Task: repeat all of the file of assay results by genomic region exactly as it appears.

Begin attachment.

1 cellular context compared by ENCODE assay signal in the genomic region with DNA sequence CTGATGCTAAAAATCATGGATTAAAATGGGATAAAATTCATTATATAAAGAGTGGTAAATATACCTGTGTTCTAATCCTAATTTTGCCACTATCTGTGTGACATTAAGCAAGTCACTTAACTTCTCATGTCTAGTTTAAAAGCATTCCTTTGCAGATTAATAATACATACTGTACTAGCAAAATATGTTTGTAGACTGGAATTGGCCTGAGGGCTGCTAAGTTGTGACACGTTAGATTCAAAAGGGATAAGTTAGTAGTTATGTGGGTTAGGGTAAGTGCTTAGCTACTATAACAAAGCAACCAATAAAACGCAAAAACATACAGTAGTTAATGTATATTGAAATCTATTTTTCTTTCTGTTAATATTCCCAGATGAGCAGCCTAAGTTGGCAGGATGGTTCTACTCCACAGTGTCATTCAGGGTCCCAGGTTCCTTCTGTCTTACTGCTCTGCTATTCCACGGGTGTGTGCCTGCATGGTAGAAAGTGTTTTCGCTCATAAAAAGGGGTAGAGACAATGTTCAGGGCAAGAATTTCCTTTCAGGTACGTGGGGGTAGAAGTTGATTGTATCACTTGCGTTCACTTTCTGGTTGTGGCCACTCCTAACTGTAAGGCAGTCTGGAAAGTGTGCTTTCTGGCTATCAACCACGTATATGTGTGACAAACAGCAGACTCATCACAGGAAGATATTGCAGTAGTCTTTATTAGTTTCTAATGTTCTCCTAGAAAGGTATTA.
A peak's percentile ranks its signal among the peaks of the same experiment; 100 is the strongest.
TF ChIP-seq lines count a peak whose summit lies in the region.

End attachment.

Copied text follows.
1 cellular context compared by ENCODE assay signal in the genomic region with DNA sequence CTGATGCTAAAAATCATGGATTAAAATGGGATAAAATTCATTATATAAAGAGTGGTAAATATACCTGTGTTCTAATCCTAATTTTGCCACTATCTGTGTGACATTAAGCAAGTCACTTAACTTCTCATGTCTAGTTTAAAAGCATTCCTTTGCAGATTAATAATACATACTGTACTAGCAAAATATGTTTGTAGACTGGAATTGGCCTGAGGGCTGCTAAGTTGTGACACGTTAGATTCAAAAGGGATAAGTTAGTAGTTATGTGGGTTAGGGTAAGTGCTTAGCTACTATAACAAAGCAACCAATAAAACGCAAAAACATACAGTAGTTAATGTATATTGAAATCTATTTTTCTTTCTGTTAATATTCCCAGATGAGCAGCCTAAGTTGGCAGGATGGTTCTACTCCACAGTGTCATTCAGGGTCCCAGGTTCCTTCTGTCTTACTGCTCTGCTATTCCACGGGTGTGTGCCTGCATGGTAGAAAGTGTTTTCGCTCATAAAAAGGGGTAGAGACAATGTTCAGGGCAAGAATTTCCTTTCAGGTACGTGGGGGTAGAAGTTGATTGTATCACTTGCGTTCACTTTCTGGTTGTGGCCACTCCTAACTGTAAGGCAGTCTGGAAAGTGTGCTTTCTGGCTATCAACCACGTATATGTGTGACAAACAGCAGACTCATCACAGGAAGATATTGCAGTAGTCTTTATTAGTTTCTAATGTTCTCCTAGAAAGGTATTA.
A peak's percentile ranks its signal among the peaks of the same experiment; 100 is the strongest.
TF ChIP-seq lines count a peak whose summit lies in the region.